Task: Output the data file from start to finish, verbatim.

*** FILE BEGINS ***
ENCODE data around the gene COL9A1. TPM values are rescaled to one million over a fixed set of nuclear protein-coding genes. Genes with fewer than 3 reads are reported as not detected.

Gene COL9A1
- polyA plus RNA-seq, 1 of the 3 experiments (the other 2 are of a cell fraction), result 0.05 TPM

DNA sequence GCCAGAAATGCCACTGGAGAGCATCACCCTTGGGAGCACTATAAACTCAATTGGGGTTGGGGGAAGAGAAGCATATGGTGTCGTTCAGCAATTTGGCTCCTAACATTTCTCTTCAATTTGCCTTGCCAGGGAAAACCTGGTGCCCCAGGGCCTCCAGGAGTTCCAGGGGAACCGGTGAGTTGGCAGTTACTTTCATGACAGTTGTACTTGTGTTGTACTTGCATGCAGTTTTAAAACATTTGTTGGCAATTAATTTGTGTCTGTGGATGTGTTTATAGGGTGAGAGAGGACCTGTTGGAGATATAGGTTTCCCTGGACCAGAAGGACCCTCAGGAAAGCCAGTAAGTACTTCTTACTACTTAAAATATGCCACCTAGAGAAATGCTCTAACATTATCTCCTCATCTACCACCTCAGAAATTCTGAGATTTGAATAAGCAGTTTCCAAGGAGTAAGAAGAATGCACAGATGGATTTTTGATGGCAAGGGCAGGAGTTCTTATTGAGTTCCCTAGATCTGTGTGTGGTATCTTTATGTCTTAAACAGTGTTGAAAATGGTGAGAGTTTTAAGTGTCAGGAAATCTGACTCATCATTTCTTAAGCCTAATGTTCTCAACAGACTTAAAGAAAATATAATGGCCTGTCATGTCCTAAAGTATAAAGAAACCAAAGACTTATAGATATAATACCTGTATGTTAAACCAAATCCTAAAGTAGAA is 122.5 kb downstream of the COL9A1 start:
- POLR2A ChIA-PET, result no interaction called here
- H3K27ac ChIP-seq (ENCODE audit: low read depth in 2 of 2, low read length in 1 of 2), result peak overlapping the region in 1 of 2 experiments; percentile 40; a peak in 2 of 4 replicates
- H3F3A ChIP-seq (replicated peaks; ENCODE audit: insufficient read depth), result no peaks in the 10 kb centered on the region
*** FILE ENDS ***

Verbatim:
ENCODE data around the gene COL9A1. TPM values are rescaled to one million over a fixed set of nuclear protein-coding genes. Genes with fewer than 3 reads are reported as not detected.

Gene COL9A1
- polyA plus RNA-seq, 1 of the 3 experiments (the other 2 are of a cell fraction), result 0.05 TPM

DNA sequence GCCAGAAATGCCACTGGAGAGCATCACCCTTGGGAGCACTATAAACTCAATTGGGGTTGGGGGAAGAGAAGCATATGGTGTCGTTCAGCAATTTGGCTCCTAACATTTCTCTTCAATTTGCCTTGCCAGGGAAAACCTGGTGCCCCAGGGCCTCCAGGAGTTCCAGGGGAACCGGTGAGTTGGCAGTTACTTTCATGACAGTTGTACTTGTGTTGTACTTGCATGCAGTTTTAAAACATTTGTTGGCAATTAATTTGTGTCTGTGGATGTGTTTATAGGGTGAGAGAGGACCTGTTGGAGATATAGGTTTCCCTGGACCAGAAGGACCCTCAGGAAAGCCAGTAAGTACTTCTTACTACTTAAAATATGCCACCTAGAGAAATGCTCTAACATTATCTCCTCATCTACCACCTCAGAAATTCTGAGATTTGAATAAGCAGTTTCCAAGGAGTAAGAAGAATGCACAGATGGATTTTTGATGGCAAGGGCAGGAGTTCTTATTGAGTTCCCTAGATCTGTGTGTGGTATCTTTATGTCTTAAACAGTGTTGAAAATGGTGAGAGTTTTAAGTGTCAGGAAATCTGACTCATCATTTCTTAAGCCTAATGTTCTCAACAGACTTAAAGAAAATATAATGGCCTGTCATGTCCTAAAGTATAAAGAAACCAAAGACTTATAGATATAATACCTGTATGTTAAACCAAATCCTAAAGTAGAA is 122.5 kb downstream of the COL9A1 start:
- POLR2A ChIA-PET, result no interaction called here
- H3K27ac ChIP-seq (ENCODE audit: low read depth in 2 of 2, low read length in 1 of 2), result peak overlapping the region in 1 of 2 experiments; percentile 40; a peak in 2 of 4 replicates
- H3F3A ChIP-seq (replicated peaks; ENCODE audit: insufficient read depth), result no peaks in the 10 kb centered on the region